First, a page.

The health effects of hot chili peppers in our diet have been debated for some time and numerous biomedical studies have been carried out regarding this topic. Many results are favorable even if there are some contraindications that have often been questioned by the majority of experts.
Not only has the antibacterial role of hot chili peppers been ascertained but also its high vitamin-C content antioxidant power, and positive digestive effect—to mention just some of its properties.
In early 2015, the use of hot chili peppers as a painkiller was authoritatively confirmed.
As is well-known, hot chili peppers owe this effect to the presence in their fruit -unique in the vegetable world - of an alkaloid called capsaicin, a substance that “cheats” the TRPV1 receptor by making us feel a high temperature and therefore a strong burning sensation.
in February 2015, Science Signaling*, a scientific journal of the American Society for the Advancement of Science (AAAS), published an article on how this alkaloid works reporting the results of a carefully researched study carried out by a group of scientists from the Rutgers University Medical School (New Jersey). This substance has numerous properties often beneficial to human health. Specifically, capsaicin’s pain-relief action was analyzed, which takes place by inactivating the mechanosensitive channels found in the neuronal membranes. For a long time, it had been observed that, as a topical pain medication, capsaicin caused numbness in the tissue. However, researchers had never been able to understand how that effect was obtained. Now we know that the initial attenuation of pain is the consequence of capsaicin activating a vanilloid receptor’s (TRPV1) ion channels in the sensory neurons. It is interesting to observe that the term “vanilloid” derives from the sensitivity of those receptors reacting to all substances having a vanillic functional group (vanillin is the one that gives vanilla its characteristic smell) which is also precisely that of capsaicin, closely correlated structurally to vanillin. The final result is that prolonged stimulus with capsaicin desensitizes these neurons. The importance of this research carried out by the New Jersey group lies in having discovered the link between capsaicin’s heat-stimulating function (which everyone experiences when eating a hot chili pepper) and its ability to relieve neuralgic, neuropathic and muscle pain. Essentially, the activation of the TRPV1 receptor involves, in its turn, the (almost 100%) inhibition of other ion channels in the neuronal membrane, causing the attenuation of the above-mentioned conditions. What is unique in this study is how the biochemical processes that take place in one kind of channel regulate the activity of a different kind of ion channel. In other words, it is a cross-talk, i.e., an unusual “molecular dialogue”, between ion channels, mediated by specific molecules, phospholipids, which this same study also identified.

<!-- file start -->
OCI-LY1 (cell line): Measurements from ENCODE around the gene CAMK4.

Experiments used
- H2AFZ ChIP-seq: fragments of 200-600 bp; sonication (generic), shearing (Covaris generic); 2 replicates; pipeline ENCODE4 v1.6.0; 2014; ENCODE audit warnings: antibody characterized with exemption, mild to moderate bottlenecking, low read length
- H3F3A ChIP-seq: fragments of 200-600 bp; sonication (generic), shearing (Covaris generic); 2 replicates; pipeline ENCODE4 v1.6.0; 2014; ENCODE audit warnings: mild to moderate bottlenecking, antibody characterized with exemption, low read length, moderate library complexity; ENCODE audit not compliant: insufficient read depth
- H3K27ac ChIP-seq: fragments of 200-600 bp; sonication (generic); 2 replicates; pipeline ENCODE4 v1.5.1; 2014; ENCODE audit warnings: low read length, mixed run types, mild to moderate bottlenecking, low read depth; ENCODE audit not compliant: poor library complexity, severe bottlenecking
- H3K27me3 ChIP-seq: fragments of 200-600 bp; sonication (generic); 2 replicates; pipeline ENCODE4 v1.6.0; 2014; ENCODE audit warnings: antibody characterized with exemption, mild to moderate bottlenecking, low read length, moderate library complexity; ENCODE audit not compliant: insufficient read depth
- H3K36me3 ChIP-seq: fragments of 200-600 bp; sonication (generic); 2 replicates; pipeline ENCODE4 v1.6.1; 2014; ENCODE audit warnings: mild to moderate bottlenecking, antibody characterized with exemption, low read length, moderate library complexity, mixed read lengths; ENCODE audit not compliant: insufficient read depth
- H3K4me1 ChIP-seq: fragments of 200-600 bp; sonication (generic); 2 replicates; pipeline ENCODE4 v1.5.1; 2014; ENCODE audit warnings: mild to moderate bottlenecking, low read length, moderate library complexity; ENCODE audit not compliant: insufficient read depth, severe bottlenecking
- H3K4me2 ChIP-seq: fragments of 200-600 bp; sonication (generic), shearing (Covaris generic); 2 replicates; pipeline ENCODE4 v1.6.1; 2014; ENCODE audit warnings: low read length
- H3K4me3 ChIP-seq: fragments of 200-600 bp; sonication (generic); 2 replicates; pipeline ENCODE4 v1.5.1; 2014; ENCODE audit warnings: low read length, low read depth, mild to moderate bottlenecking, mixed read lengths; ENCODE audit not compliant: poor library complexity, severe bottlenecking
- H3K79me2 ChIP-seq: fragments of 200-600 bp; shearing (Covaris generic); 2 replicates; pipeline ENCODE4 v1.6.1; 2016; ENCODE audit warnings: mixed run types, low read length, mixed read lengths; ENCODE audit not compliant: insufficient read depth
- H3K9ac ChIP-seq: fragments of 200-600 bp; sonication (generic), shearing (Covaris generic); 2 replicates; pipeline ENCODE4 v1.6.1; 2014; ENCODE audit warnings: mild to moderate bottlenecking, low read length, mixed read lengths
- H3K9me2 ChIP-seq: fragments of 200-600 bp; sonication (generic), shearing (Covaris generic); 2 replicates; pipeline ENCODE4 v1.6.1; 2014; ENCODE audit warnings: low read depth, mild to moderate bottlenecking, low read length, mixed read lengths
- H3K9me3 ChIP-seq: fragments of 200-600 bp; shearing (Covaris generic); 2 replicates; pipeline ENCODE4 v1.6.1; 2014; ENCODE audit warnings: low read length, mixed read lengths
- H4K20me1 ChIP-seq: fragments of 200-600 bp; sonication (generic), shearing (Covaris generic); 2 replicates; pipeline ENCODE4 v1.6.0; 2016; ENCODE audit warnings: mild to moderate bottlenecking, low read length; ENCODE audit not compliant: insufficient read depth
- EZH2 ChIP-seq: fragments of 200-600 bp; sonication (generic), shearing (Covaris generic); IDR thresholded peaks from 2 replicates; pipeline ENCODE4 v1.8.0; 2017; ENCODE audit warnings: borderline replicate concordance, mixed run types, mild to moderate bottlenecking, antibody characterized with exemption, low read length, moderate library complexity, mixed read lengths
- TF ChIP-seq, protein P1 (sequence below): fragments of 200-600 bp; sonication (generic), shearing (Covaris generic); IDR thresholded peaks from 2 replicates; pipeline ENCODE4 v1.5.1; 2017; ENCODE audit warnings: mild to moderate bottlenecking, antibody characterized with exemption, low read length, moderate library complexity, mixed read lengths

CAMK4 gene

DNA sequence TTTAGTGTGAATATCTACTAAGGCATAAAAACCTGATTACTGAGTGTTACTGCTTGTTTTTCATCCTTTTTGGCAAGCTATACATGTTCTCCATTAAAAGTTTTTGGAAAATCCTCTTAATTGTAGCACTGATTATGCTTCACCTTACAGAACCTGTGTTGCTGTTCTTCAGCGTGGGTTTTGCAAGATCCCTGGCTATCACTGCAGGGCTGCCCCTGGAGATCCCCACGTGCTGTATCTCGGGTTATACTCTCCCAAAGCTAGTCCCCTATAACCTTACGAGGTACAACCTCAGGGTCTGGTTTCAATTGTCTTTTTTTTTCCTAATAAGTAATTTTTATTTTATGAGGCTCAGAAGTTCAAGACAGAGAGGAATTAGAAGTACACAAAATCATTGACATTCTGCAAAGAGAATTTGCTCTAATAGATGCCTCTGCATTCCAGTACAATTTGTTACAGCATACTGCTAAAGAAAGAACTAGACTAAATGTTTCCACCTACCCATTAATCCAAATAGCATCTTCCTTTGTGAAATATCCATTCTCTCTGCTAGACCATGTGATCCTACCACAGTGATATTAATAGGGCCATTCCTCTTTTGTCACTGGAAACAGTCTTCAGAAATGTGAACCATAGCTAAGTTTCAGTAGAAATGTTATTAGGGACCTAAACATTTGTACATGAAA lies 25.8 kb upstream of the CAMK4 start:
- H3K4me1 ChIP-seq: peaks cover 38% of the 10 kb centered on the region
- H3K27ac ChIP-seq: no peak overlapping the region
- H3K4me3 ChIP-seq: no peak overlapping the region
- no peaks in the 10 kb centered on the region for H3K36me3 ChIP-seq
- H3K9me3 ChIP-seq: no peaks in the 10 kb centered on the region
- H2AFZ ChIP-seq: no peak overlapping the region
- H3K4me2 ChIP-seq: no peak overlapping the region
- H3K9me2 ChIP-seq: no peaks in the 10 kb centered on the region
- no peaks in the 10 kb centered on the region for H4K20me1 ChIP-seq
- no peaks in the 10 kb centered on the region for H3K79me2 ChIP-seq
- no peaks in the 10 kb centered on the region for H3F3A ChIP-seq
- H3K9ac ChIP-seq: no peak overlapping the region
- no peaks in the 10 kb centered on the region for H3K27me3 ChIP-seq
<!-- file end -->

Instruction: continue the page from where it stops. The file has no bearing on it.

Despite using terms unfamiliar to most people, I hope it can be understood how the studies being carried out on hot chili peppers are able to give us increasingly more scientific explanations on this special vegetable’s various positive roles for our well-being.
*"Borbiro I. et al., Activation of TRPV1 channels inhibits mechanosensitive Piezo channel activity by depleting membrane phosphoinositides. Science Signalling, doi:10.1126/scisignal.2005667,2015
Amedeo Alpi - email@example.com